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Oct / Nov 2013
Behind the Baize

WRITER: Patrick Collinson / the interview people

The scale of what’s happening in Macau is testament to the rising purchasing power of the Chinese. A decade ago, there was just one casino. Now there are dozens. To some this city is the new Sodom and Gomorrah but to millions of Mainlanders it’s serious business.


You won’t find the Paiza Mansions on TripAdvisor. You can’t even book the world’s plushest hotel – it chooses you. The 600-square-metre suites are reached by private lift and come with two butlers and a masseur. Yet it costs nothing to stay there. The surprisingly tasteful suites with their large end-of-bathtub TVs are completely free. There’s just the small matter of the almost 1.5 million USD that invitation-only guests are required to spend downstairs at the casino.

The Paiza Club and Mansions are part of the Macau Venetian, the world’s largest casino and currently the fifth biggest building on the planet. Chinese punters bet more than 100 billion USD on Macau’s baize tables (they prefer Baccarat) last August alone. This year, total bets could reach 1.5 trillion USD, an almost unimaginably colossal sum. Las Vegas is puny in comparison.

Macau’s casinos – the Venetian, MGM Grand, Wynn, Sands, Lisboa and many, many more – skim around 2.5 per cent from punters. They’re raking in so much that they’re already five times bigger than Vegas. And there’s plenty more to come. Eleven hotels are currently under construction according to the Lands, Public Works and Transport Bureau, and another 27 hotel projects are pending approval from the government.

“Macau is not the Las Vegas of the East, Las Vegas is the Macau of the West,” says veteran casino expert Justin Casey, of consultants APG. It’s hard to believe that nine years ago, there was only one casino on the peninsula.

It’s lunchtime on a Tuesday in February and the skies above the former Portuguese colony are a smoggy grey. The sea is a dirty brown, carrying effluent from the thousands of factories further up the Pearl River, the world’s greatest concentration of industry. But already the Venetian is half-full with visitors streaming over the border from China. The casino, three times the size of its sister complex in Vegas, cost 3 billion USD to build and as we walk through acres of Baccarat tables, the hospitality manager (he looks after 3,000 bedrooms) tells me the floor-space could accommodate 100 jumbo jets. By the end of the day – a quiet one for the complex – more than 65,000 punters have come through the doors.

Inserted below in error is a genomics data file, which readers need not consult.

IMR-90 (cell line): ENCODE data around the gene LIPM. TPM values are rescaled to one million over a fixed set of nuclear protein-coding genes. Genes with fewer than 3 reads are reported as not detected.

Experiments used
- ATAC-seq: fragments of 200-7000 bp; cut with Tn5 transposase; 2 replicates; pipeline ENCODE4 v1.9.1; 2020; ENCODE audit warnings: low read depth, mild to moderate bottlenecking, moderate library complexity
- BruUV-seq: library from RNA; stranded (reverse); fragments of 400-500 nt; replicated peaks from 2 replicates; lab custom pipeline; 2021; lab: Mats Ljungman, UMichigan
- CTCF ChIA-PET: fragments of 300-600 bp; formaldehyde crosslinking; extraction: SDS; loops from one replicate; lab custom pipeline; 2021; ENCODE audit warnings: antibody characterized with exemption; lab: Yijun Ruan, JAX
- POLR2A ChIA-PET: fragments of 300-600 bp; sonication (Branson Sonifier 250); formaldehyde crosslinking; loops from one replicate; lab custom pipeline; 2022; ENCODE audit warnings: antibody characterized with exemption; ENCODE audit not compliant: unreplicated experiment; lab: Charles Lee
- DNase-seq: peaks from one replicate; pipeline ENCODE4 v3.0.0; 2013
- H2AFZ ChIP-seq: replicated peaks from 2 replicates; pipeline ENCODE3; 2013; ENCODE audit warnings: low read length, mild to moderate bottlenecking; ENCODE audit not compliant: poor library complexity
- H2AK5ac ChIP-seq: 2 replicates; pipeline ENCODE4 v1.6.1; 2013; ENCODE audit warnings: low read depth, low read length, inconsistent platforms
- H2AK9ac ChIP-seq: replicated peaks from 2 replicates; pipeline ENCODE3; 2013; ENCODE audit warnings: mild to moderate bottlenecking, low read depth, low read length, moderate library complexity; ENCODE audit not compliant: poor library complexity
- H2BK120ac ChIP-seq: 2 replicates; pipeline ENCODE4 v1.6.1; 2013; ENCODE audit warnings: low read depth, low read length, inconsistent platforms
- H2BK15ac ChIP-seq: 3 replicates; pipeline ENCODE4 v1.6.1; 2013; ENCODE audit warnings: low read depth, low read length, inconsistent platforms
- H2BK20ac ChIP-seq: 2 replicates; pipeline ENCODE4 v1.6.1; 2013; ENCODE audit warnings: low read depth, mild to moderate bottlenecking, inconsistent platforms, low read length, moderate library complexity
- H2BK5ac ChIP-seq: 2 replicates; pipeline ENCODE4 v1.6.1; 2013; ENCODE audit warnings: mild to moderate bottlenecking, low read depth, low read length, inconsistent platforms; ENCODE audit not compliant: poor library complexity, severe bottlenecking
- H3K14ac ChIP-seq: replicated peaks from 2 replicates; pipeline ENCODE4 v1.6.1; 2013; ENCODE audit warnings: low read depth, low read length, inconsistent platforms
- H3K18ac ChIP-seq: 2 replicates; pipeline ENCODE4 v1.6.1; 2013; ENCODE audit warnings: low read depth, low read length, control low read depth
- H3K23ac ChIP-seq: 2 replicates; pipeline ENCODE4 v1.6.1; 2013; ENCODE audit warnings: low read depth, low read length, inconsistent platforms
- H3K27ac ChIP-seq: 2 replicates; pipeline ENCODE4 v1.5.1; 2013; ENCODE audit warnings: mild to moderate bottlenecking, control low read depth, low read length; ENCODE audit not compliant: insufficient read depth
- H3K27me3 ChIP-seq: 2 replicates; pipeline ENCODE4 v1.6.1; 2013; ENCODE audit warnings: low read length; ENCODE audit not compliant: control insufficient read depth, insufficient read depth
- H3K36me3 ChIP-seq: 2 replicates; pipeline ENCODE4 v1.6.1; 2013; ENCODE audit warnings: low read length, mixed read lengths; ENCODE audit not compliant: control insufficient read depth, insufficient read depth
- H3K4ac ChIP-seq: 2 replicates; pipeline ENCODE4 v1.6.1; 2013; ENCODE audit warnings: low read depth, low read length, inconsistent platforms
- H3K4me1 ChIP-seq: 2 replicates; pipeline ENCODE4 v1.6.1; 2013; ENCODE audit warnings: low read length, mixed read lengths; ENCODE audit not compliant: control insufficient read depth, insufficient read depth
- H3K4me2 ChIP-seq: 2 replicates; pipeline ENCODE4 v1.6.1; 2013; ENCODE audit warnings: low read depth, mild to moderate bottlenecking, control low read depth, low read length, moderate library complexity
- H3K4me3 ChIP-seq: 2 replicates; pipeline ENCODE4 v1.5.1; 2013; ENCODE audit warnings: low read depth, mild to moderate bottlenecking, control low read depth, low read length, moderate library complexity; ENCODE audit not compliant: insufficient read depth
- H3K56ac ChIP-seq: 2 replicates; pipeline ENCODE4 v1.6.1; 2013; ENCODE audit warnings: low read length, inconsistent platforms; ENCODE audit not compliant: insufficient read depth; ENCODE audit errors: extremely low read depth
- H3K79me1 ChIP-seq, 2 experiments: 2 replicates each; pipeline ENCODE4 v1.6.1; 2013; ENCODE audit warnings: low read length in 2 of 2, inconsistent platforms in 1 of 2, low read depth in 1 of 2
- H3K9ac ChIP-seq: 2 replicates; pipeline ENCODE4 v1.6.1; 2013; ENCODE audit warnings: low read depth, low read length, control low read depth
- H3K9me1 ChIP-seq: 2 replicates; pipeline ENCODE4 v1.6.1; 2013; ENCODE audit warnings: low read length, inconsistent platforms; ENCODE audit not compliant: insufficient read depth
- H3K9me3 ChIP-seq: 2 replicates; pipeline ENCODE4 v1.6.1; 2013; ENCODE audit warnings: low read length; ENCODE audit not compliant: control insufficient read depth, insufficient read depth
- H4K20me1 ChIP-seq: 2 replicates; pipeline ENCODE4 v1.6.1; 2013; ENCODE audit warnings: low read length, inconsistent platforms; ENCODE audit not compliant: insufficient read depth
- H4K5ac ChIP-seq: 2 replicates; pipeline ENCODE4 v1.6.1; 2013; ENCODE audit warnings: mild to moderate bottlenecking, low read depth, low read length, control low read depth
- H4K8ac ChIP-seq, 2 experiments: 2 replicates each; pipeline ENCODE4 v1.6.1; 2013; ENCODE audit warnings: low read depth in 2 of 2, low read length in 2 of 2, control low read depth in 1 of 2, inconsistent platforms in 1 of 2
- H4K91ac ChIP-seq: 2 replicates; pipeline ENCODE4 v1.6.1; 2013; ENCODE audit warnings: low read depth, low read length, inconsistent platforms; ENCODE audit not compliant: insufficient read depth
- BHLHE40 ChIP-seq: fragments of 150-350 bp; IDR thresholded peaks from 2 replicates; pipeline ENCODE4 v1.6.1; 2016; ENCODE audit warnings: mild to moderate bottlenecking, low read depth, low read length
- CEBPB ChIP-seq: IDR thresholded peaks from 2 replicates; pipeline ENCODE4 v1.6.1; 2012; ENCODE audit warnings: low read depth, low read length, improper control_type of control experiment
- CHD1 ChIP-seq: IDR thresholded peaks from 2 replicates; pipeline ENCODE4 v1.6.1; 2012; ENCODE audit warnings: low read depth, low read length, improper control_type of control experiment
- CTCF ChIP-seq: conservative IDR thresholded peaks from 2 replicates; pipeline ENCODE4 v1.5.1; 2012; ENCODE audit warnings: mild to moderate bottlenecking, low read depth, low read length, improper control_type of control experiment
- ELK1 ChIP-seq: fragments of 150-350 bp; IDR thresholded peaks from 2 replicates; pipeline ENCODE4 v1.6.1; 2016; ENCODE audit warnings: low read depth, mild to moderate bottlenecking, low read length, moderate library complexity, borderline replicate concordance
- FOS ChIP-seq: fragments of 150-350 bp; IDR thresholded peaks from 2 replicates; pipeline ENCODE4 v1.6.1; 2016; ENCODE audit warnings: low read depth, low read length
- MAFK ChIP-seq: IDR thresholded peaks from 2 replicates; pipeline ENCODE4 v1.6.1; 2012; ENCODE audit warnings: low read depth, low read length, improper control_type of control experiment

When Deng Xiaoping began the post-Mao economic reforms in China, he didn’t anticipate this. The country’s industrial revolution has spawned literally millions of millionaires. While the factory workers are bussed into the smoke-filled Lisboa, the factory owners are helicoptered into the VIP suites - 70 per cent of the money wagered on Macau’s tables comes from the wallets of the Chinese super-rich.

Chinese law forbids its citizens from taking more than 20,000 Renminbi (a little over 3,000 USD) over the border so Macau’s billions rest on a very Chinese solution to capital controls.

On the mainland, wealthy punters deposit their money in what are called ‘junkets’, organisations widely believed to be controlled by the Triads. Once in Macau, the junkets disburse the money back to individuals and extend credit, often two to three times the amount originally deposited. They bring the VIPs to the casinos and are paid huge commissions. Once back on the Mainland, punters who fail to pay up face menacing debt collectors.

In each major casino, the junkets operate lavish gaming rooms on private floors reserved solely for VIPs prepared to buy a minimum of 30,000 USD in gaming chips.